Northern Ireland

Lorry driver who admitted wrecking a Narrow Water memorial has his 12 month sentence reduced to six

The scene of damage caused to the Narrow Water memorial
The scene of damage caused to the Narrow Water memorial

A LORRY driver who admitted wrecking a memorial to murdered soldiers had his 12 month sentence reduced to six months.

Robert McKeegan (44) appeared at Newry County Appeal Court yesterday where Judge Gordon Kerr QC said, while he believed the original sentence was “excessive,” he considered an immediate custodial sentence was "fully justified.”

At the same court in February McKeegan, from Beech Drive, Bleary, Craigavon, pleaded guilty to causing criminal damage to a memorial belonging to Royal British Legion intending to damage such property or being reckless as to whether such property would be damaged on October 4 last year.

Ordering McKeegan to be jailed for six months with a further six months to be spent on supervised licence, District Judge Peter Magill told him: “The fact of the matter is that this was a quite appalling offence of wanton destruction of a memorial to the dead.“

The court heard then and the prosecution reminded the court yesterday that at around 7.30am that morning, police received a report of criminal damage to a British Army memorial at Narrow Water, dedicated “to the memory of 18 British soldiers murdered by Irish republican terrorised during a bombing in 1979.”

Counsel for the Public Prosecution Service outlined that from CCTV, McKeegan could be seen getting out of his lorry while on his mobile phone and “kicking out at crosses and wreaths, damaging the memorial.”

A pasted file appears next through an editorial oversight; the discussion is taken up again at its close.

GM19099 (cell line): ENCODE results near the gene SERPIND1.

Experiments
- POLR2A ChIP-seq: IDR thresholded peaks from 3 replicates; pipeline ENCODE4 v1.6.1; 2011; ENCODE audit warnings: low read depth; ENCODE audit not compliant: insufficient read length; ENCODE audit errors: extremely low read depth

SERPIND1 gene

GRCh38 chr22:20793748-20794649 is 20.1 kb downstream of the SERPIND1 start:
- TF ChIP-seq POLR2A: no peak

“As a result of extensive enquiries,” he told the court police were able to track McKeegan’s lorry and arrest him two weeks later but during five police interviews, “he made no comment or offered no explanation to officers,” adding that the value of the damage was around £200.

In sentencing McKeegan at that stage, Judge Magill made it clear that “I’m not finding hostility” as a factor and during his plea in mitigation yesterday defence counsel Kevin O’Hare said it was clear from the pre-sentence probation report that McKeegan “had absolutely no idea as to the background” or significant of the memorial.

Sentencing McKeegan to a six month jail sentence, Judge Kerr said that unlike the lower court, he had the benefit of the probation report and from that and defence submissions, his view was that “there was no particular animus” on McKeegan’s part.